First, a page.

Firstly, a new educational and classroom tools that enable new techniques of offering the course; secondly, a change in pedagogy in teaching and learning and thirdly new educational systems to enrich and enhance the conventional teaching pattern. Examples of these new educational and classroom tools are Google Apps, Basecamp, Slack, Trello, Red Pen, BeeCanvas, Yammer and Wrike. These tools facilitate interactions between instructors and students to share documents online. Electronic readers are portable devices for reading digital books and periodicals, such as the Amazon Kindle, Apple ipad, Barnes & Noble Nook, Bookeen Cybook Opus, the Kobo Reader, Sony Reader, the Samsung Galaxy, and the likes. These assist instructors and students to communicate through diagrams, drawings, and text.
Dr Maribanyana Lebeko who is part of the advisory for Simanye Clinic for his assistance in terms of compilation, editing and proofreading of this article. Dr Eric Makoni for his initial thoughts and contributions to the Viroscape series.
Calvin University Appoints Adejoke Ayoola Founding Dean of its School of Health
Calvin professor of nursing Adejoke Ayoola, PhD, RN, FAAN (Image & Article: Calvin)
Calvin University has appointed Adejoke Bolanle Ayoola as the founding dean of its School of Health. Ayoola stood out among the high caliber candidates reviewed by the search committee – a team which included Provost Noah Toly and representatives from each department and program in the School of Health.
Ayoola is nationally and globally recognized as an experienced practitioner, educator, researcher, and administrator. She earned her bachelor’s and master’s degrees in nursing from Obafemi Awolowo University in Nigeria, and earned her PhD from Michigan State University. Ayoola has been a member of Calvin’s faculty since 2007, contributing to both the nursing and public health programs and most recently chairing the nursing department.
“Dr. Ayoola not only met but also clearly excelled in the critical leadership requirements established by the committee,” said Toly. “She has a vibrant Christian faith, possesses a deep understanding of the Reformed tradition, models a prayerful life, and demonstrates a commitment to joyful integration of faith and learning.”
Accomplished thought leader and scholar
Ayoola’s academic influence runs deep, as she has contributed to her field with research in the areas of community based nursing, and maternal and infant health. Since completing her PhD, Ayoola has earned several awards and distinctions recognizing her accomplishments in the health field.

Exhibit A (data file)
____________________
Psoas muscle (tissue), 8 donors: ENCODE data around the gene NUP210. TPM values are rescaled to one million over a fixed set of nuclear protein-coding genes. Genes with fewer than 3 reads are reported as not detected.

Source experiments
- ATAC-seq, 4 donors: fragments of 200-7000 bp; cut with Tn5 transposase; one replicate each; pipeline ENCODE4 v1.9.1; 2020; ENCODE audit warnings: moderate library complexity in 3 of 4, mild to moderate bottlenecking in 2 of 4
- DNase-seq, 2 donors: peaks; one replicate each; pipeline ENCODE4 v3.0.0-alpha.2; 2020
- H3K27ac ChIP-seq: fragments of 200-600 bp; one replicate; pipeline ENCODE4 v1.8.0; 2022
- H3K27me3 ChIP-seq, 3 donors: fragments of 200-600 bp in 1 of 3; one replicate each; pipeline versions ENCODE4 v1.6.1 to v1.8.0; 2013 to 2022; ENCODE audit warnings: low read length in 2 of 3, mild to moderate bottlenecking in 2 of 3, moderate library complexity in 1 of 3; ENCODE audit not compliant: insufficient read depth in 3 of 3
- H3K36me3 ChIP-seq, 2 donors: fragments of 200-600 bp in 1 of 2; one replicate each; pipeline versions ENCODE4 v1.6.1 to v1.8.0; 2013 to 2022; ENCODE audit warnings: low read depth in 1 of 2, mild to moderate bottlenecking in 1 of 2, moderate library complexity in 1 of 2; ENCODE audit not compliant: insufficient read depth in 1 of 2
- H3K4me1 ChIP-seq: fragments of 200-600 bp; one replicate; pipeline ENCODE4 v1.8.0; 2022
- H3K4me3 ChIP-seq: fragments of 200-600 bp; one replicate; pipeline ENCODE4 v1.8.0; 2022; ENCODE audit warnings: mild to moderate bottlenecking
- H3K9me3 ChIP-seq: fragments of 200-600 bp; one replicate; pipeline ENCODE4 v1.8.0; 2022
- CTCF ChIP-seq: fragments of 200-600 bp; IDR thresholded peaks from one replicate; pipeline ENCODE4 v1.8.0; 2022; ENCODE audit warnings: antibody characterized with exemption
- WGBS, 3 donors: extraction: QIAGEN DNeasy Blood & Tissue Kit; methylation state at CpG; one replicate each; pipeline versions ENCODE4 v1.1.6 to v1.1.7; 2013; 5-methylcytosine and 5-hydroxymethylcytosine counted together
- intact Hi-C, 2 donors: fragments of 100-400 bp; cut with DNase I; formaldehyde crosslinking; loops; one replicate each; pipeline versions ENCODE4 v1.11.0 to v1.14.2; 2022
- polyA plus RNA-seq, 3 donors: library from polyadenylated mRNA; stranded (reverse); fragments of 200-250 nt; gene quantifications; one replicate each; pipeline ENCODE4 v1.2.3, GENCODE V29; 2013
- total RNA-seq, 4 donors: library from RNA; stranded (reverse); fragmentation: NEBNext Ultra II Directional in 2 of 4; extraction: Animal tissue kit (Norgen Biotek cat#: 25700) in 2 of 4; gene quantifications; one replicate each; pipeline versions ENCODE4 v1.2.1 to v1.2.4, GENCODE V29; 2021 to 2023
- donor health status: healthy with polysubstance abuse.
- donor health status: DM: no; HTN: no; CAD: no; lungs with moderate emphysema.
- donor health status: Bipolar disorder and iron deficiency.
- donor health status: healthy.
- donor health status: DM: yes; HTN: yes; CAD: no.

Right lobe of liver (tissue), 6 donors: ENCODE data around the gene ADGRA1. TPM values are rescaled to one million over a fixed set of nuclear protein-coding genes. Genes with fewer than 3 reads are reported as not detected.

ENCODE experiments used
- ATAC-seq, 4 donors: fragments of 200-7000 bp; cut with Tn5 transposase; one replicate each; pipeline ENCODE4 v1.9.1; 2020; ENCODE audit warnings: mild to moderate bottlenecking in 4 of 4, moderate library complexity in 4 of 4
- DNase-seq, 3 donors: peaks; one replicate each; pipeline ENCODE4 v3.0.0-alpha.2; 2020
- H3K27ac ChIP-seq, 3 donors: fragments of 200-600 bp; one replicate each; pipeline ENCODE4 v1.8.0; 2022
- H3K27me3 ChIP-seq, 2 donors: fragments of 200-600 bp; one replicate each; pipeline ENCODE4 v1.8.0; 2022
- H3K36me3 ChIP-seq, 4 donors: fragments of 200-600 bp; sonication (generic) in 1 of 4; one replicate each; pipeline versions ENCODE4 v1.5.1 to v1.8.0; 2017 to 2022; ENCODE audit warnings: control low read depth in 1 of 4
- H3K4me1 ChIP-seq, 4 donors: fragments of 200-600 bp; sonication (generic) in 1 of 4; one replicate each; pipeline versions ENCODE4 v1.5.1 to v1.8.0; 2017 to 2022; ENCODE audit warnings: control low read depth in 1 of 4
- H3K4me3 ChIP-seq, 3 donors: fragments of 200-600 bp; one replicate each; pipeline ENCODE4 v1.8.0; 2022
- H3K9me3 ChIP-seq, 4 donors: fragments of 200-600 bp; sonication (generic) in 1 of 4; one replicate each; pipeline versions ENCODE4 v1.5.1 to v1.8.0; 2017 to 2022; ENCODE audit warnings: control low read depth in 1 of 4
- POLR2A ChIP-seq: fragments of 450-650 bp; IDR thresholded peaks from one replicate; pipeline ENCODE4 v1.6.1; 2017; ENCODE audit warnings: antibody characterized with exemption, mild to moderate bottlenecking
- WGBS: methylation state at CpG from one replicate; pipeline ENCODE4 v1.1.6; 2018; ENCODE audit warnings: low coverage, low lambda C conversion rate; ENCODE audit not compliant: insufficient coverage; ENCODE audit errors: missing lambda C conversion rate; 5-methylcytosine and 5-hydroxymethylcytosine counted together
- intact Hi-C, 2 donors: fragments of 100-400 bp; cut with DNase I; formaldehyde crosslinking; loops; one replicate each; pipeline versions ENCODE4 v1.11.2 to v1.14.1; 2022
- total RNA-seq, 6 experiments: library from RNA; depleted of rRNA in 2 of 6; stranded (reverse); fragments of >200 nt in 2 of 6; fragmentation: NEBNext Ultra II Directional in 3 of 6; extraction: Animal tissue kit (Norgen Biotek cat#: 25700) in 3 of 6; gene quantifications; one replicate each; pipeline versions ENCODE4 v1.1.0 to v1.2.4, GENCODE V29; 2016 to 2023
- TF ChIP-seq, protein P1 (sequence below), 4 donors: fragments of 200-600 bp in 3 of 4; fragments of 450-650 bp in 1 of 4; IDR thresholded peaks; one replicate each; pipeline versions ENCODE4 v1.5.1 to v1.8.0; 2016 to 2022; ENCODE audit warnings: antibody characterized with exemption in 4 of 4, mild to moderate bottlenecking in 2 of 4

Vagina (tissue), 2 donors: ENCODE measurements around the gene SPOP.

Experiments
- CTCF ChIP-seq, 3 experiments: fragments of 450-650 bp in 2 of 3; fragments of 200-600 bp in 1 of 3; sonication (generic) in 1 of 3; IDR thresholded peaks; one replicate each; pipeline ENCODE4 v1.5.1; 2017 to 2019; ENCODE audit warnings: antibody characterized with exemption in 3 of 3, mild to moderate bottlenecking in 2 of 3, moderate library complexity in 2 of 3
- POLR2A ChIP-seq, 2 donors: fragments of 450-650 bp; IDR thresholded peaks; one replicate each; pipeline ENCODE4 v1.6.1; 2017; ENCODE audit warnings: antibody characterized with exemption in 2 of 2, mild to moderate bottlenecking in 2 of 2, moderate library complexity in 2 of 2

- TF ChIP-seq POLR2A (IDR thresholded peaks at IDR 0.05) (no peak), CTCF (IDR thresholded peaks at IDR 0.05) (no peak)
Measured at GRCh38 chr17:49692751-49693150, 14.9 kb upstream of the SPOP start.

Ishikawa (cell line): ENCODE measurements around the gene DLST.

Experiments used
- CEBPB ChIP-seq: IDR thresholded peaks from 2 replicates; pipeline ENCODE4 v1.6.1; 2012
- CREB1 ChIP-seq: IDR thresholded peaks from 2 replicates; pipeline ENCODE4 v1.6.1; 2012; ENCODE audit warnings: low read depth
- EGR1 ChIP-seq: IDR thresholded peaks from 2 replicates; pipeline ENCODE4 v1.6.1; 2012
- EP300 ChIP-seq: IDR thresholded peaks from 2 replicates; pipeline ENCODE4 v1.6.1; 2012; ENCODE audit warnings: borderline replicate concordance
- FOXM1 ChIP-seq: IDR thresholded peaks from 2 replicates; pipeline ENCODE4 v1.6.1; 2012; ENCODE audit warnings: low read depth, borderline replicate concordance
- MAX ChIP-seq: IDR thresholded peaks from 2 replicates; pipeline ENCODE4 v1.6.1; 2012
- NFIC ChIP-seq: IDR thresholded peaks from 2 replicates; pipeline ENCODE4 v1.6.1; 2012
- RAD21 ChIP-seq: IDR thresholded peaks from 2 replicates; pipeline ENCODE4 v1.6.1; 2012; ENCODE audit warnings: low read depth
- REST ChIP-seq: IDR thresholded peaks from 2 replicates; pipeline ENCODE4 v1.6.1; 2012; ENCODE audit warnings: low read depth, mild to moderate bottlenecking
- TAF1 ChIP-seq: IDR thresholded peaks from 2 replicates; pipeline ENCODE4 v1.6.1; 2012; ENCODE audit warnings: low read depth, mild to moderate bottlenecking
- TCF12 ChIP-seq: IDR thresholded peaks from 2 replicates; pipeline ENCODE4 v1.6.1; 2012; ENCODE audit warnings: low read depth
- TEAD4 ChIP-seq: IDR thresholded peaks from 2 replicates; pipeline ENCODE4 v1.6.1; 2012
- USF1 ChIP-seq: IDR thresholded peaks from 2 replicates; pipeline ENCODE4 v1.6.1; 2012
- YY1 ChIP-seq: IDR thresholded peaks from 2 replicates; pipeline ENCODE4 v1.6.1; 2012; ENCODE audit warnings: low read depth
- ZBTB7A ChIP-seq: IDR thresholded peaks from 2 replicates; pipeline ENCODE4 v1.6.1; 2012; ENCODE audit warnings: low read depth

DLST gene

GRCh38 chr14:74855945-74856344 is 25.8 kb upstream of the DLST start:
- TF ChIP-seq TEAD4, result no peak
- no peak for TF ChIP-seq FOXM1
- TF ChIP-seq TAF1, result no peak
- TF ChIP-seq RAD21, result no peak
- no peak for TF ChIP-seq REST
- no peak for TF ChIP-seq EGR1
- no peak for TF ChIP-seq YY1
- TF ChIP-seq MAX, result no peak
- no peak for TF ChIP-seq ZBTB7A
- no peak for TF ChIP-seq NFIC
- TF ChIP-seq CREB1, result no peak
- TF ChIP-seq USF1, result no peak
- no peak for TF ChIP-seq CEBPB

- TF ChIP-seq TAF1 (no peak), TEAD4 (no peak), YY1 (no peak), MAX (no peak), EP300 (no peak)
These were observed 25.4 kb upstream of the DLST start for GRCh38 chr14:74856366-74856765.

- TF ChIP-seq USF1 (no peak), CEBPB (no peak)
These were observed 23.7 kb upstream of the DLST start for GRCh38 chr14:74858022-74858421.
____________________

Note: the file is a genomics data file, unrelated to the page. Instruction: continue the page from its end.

Notably, from 2012–2015, Ayoola served as a Robert Wood Johnson Foundation Nurse Faculty Scholar. The program, involving intensive leadership training, was created to inspire the next generation of national leaders in academic nursing. Five years later, Ayoola was inducted into the 2020 Class of Fellows of the American Academy of Nursing.
Ayoola is a member of the American Association of Nurses, the Honors Society of Nursing, Sigma International, and the Midwest Nursing Research Society; and she currently serves as a reviewer, associate editor or on the editorial board of 12 scholarly publications.
Guided by God
For Ayoola, the field of health has always been a passion, and it is a passion that is rooted in her faith.
“I am motivated to act when I see people or members of my community hurting —physically, emotionally, and spiritually – and when the vulnerable population experience health challenges,” she said. “I see health as an important part of what God wants for us.”
Ayoola believes that it is God who equipped her with the skills needed for this position, not only through her academic experiences, but also through her community work such as leading the African Ladies Fellowship of the African Resource Center in Grand Rapids and serving as an elder in her home church, Brookside CRC.
Carrying on Calvin’s mission
“Dr. Ayoola is deeply committed to the mission and vision of Calvin University,” said Kerrie Berends, kinesiology department co-chair and professor, and member of the search committee.
Ayoola has demonstrated this commitment by playing an integral role at Calvin, participating herself in a search committee for the dean of the School of Business, founding H.E.A.L.T.H. Camp at the university, and serving on the task force that articulated a vision for Calvin’s university structure – to name just a few contributions during her 15 years of service. Former advisees, research assistants, and research fellows recognize Ayoola for her commitment to their learning and post-graduate success.
For Ayoola, this next vocational step was confirmed by God’s guidance through prayer. She believes her vocation also includes preparing others well for work in the field.
“My vision is also for the experience in the School of Health to be transformative and for our future health professionals to be well-prepared in their calling to serve as great advocates for their patients,” she said.
Building on collaboration and partnerships